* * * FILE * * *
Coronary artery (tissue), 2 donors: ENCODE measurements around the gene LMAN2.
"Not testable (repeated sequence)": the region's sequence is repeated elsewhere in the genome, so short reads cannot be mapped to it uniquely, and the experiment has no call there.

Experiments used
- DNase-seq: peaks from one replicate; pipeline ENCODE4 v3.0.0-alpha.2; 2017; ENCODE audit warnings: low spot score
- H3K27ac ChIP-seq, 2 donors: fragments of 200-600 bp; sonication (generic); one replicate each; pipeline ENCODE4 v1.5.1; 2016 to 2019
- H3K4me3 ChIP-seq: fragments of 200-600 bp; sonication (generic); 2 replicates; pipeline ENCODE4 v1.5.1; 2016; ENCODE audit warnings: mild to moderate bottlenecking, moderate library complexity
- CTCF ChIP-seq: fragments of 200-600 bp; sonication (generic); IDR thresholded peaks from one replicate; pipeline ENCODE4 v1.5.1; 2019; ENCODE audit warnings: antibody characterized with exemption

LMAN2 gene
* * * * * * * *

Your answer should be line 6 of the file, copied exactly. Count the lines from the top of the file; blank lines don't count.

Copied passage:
- H3K4me3 ChIP-seq: fragments of 200-600 bp; sonication (generic); 2 replicates; pipeline ENCODE4 v1.5.1; 2016; ENCODE audit warnings: mild to moderate bottlenecking, moderate library complexity